Corruption is concealed. It can be reduced by greater transparency.
As explained in What is Corruption, GIACC uses the term “corruption” in the wider sense to include bribery, extortion, fraud, cartels, abuse of power, embezzlement, and money laundering. Consequently, the discussion in this section applies to all such criminal activity.
Secrecy facilitates corrupt activity and its concealment. Consequently, transparency is an important anti-corruption measure.
Organisations should endeavour where possible to increase transparency in their operations.
Greater transparency will not only help to reduce corruption. It will also help improve the image of the organisation.
Reasons given for confidentiality should be examined carefully. They may not be valid. For example, claims of necessary commercial confidentiality may be a guise for concealing corrupt dealings.
An organisation should endeavour to ensure that the projects and contracts in which it is involved are transparent as far as is reasonable and possible. So, for example, a public sector project owner should ensure transparency on its projects, and other participants in the project (such as funders, consultants and contractors) should require or encourage such transparency. The nature of transparency which should be provided on projects is outlined below.
Public sector projects are wholly or partly publicly-owned, publicly financed or publicly guaranteed. The public is entitled to information as to how public funds are being spent and whether such funds are being properly spent. Transparency should, therefore, be a matter of public entitlement, not a matter of choice by the public sector.
Freedom of information legislation which permits members of the public to be provided with information following a request by them is a step towards greater transparency, but is not adequate. This is because this process of disclosure occurs only if a request is made by the public, and results in piecemeal disclosure of some information only to those members of the public that have made the request. It may also result in disclosure being slow and information emerging too late to be of any use. In addition, a request can only be made for disclosure in relation to information the requester knows exists.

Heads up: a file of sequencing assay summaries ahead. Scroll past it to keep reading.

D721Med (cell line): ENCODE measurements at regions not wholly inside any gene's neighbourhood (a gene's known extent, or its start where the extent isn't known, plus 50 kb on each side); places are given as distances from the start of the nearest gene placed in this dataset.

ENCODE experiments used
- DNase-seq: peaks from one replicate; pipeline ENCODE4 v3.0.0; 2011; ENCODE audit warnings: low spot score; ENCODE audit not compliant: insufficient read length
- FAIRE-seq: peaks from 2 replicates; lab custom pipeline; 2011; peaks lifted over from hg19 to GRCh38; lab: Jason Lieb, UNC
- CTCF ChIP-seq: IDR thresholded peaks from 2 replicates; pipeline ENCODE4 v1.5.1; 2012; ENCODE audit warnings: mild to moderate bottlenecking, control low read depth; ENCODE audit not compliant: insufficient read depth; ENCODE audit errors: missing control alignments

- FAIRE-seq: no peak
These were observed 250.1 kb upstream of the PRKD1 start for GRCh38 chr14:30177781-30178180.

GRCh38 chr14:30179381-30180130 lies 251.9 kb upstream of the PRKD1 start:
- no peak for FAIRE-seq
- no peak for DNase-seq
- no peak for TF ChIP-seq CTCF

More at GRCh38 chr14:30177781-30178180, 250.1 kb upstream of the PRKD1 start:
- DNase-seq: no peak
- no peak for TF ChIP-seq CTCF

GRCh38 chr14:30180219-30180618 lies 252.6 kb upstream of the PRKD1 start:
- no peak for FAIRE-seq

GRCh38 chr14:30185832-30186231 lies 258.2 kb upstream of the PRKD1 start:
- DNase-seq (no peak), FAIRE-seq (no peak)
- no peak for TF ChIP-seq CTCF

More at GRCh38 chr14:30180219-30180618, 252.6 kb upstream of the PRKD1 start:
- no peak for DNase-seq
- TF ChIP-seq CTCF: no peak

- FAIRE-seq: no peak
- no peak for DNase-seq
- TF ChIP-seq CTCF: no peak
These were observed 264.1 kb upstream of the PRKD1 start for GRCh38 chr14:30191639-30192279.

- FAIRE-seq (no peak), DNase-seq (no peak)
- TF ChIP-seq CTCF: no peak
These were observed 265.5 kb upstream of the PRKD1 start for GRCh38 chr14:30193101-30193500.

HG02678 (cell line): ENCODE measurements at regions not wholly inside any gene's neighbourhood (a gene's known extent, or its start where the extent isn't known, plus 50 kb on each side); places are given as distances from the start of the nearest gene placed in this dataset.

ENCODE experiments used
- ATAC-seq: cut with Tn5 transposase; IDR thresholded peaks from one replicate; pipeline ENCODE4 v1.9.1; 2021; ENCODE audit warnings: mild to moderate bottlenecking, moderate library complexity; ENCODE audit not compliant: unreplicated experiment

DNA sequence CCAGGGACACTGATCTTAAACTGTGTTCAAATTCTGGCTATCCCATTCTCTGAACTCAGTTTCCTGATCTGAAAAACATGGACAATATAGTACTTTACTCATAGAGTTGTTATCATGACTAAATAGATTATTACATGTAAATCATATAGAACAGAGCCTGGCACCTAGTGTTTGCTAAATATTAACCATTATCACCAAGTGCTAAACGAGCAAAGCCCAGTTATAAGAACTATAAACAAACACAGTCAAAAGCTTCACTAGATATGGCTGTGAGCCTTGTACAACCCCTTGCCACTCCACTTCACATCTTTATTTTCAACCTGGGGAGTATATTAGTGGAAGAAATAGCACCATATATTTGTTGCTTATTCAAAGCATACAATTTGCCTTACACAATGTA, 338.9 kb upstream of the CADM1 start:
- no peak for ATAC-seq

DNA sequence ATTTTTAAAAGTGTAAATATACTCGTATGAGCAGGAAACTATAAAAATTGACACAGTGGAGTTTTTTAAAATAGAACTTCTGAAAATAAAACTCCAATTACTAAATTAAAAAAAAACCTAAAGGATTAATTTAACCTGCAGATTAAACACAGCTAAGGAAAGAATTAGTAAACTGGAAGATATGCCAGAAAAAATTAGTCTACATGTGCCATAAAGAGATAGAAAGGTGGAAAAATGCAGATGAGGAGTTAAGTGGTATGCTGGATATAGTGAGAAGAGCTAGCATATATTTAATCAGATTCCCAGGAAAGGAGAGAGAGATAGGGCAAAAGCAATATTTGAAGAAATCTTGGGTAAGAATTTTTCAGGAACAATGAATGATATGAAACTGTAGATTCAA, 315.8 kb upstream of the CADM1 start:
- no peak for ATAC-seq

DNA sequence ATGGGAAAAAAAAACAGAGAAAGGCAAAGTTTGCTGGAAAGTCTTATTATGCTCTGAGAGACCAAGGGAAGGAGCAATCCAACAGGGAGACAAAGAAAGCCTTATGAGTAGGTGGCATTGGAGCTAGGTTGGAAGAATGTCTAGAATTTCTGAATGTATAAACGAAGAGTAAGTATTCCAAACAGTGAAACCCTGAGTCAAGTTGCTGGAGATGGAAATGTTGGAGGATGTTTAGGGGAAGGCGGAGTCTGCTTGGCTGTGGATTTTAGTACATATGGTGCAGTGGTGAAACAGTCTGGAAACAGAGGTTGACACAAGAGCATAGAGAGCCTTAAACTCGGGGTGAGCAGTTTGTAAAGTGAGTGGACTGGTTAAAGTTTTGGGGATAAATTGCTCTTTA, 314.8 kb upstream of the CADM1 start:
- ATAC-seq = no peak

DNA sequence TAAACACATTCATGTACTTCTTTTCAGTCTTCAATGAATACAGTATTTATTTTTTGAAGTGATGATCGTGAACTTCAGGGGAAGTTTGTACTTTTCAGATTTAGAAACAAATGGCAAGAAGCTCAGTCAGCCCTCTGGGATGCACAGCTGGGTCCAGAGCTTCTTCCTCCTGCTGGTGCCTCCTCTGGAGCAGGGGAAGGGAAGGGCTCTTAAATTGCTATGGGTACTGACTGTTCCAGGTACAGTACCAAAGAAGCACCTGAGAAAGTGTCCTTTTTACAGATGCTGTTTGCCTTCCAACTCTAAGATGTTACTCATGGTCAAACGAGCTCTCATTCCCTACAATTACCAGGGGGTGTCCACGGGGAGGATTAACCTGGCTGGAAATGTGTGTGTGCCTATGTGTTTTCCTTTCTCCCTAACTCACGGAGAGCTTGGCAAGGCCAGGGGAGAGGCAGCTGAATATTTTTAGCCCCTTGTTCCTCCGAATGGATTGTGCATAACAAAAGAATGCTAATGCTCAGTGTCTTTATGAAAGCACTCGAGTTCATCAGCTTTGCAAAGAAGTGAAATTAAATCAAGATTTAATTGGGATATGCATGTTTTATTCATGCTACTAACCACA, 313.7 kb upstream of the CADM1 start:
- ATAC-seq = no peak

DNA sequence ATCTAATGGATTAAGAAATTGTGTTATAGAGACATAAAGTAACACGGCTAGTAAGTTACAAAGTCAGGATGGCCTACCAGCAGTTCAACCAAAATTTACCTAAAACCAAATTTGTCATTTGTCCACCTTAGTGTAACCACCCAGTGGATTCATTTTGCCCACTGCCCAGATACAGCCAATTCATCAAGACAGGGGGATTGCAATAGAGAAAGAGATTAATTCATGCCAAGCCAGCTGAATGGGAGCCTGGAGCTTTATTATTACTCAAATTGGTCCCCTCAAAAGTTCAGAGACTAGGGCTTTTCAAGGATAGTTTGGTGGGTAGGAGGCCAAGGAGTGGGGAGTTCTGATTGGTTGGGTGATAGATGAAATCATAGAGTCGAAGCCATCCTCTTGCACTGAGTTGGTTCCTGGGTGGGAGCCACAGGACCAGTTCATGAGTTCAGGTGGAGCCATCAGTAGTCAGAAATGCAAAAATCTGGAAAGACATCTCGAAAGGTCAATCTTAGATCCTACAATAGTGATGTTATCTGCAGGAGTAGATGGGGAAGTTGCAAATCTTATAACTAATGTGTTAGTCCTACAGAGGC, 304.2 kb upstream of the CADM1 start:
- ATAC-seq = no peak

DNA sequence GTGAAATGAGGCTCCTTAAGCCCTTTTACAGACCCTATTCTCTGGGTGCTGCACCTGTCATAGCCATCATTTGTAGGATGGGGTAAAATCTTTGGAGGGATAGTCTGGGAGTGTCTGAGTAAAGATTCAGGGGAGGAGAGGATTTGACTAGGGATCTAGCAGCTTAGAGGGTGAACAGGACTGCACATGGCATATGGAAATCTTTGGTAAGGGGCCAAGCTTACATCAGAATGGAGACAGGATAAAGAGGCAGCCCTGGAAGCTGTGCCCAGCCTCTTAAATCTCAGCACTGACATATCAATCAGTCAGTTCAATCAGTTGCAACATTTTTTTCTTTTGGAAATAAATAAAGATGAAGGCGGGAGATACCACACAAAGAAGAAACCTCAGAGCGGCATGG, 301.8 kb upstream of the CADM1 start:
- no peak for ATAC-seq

Transparency should involve disclosure of project information to the public on a prompt and regular basis.
Greater transparency on public sector projects will help materially to reduce corruption. It will have the following results:
The public sector project owner is responsible to the public for delivery of the project, and for ensuring as far as possible that there is no corruption on the project. Consequently, the project owner should be responsible for the disclosure of project information to the public. Much of the information will be in the project owner’s possession, or will be readily available to the project owner. Where this is not the case, the project owner may (for example, through relevant terms of contract) require other project participants to provide the necessary information and to agree to its disclosure to the public.
The funder should require transparency to be provided in relation to those projects which it is funding and should be willing to provide transparency of all project financing details.
Other project participants, such as contractors and consultants, should co-operate with the project owner in providing information for disclosure, encourage project transparency where the project owner is failing to provide transparency, and require their sub-contractors, agents, subsidiary and related companies to provide transparency. This will help to reduce the risk of their own involvement in corruption, whether as perpetrators or victims. It will also help to ensure that the project is carried out properly and at proper cost.
The method of disclosure will depend on the technology available and the degree to which the public has access to that technology. The preferred method should be disclosure on the project owner’s website. However, if there is inadequate public access to the web, then the information should be made available at the project owner’s offices, or by whatever means will maximise public availability. The public should be informed that the information is available.
The argument in favour of compulsory disclosure on private sector projects is not as strong as on public sector projects, as public money is not at stake. However, private sector project owners may, for the sake of good governance and transparency, wish to implement all or some of the above disclosure recommendations on their projects.
The Project Anti-Corruption System (PACS) provides rationale and recommendations as to the specific disclosure to be provided on infrastructure projects (see PACS Standard – PS 2).
Updated on 10th April 2020